Hurricane Ida to wipe out Opec's additional supply, IEA says

The tropical storm shut in an estimated 1.7 million bpd of output along the US Gulf coast

Waves are seen ahead of Tropical Storm Nicholas in the Gulf of Mexico in Corpus Christi, Texas. Nearly 44% of the area's oil supply has been cut off. AP
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Unplanned outages on the oil-producing US Gulf Coast as a result of Hurricane Ida are set to wipe out the additional supply that is being added to the market by the Opec+ group of producers, the International Energy Agency (IEA) says.

The tropical storm shut in an estimated 1.7 million barrels per day of output along the US Gulf coast with potential supply losses set to reach 30 million barrels, the Paris-based agency said.

Global supply fell 540,000 bpd in August, compared with the previous month, to reach 96.1 million bpd, with the volumes set to hold steady through September.

"An uptrend in supply should resume in October as Opec+ continues to unwind cuts, outages are resolved and as other producers increase," the IEA said.

Opec+, which refers to the group of producers led by Saudi Arabia and Russia, have been drawing down their supply restriction pact and plan to bring 2 million bpd by the end of the year.

The group is set to meet on October 1 to action a further 400,000 bpd of supply for October.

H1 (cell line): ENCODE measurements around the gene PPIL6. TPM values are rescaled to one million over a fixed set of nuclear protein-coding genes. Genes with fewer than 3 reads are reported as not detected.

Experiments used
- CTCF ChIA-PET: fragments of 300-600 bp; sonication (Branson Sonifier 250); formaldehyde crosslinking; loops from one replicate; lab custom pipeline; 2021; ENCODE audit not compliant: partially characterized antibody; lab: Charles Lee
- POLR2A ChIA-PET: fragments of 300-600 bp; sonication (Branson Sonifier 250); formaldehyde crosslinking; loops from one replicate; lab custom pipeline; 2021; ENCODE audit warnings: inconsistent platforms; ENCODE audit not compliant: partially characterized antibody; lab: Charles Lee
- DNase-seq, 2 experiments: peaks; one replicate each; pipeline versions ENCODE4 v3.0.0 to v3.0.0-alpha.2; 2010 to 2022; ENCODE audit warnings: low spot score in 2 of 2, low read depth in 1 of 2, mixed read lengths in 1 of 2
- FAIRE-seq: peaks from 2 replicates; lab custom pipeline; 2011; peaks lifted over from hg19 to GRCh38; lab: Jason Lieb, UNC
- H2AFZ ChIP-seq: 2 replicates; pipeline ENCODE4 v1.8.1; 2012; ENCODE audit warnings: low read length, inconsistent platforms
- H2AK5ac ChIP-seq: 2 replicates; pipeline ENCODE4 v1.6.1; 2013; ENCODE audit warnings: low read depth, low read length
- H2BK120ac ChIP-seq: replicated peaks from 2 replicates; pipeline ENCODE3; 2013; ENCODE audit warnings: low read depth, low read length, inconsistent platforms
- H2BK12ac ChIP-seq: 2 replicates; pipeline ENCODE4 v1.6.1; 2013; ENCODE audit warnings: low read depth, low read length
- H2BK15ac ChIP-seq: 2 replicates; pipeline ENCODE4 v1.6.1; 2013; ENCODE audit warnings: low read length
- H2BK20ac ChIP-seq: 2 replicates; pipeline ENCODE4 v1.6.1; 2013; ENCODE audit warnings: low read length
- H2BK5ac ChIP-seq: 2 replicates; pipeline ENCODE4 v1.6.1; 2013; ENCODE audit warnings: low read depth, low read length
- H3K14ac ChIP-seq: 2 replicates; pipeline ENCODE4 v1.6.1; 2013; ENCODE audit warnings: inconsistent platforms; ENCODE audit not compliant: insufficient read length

Oil prices continued to trade higher on Tuesday. Brent, the international benchmark for crude, was up 0.64 per cent at $73.98 per barrel at 2.03pm UAE time. West Texas Intermediate, which tracks US crude grades, was up 0.62 per cent at $70.89 per barrel.

"Oil prices are rising as supply-side constraints tighten. Oil producers have yet to recover from Hurricane Ida's devastation, and they are now bracing for another tropical storm, Nicholas, which is expected to be as powerful as Hurricane Ida," said Naeem Aslam, chief market analyst at AvaTrade.

"Almost 44 per cent of the area's oil supply has been cut off," he added.

The IEA also revised its demand expectations for the third quarter of this year by 200,000 bpd after consumption fell for three straight months in a row.

The energy agency expects oil demand to grow by 5.2 million bpd in 2021 and 3.2 million bpd in 2022.

"Already signs are emerging of Covid cases abating with demand now expected to rebound by a sharp 1.6 million bpd in October, and continuing to grow until end-year," the agency said.

Global oil demand is expected to be higher than pre-pandemic levels in the second half of 2022, according to the IEA. However, overall consumption next year is set to remain just under 2019 levels at 99.4 million bpd.

The IEA's assessment is more bearish than Opec, which estimated that demand in 2022 could exceed pre-pandemic levels in its latest monthly market report.

Opec expects oil demand for 2022 to reach 100.8 million bpd as the crude exporting group sees strong economic recovery on the back of widespread inoculation efforts.

The group also revised upwards its estimated demand growth for 2022, up by 900,000 bpd to 4.2 million bpd amid expectations of higher levels of economic activity and fewer movement restrictions.

For 2021, Opec revised down its demand growth estimates for the fourth quarter by 120,000 bpd over concerns about the Delta variant's impact on energy demand. The Delta variant of coronavirus, which originated in India, is a particularly virulent strain that has been responsible for a surge in infections across the world.

"Opec expects demand to improve by 6 million bpd in 2021 and 4.2 million bpd in 2022, which means this market will stay in deficit this year but that should change in the first quarter," said Edward Moya, senior market analyst at Oanda.

Updated: September 14, 2021, 12:23 PM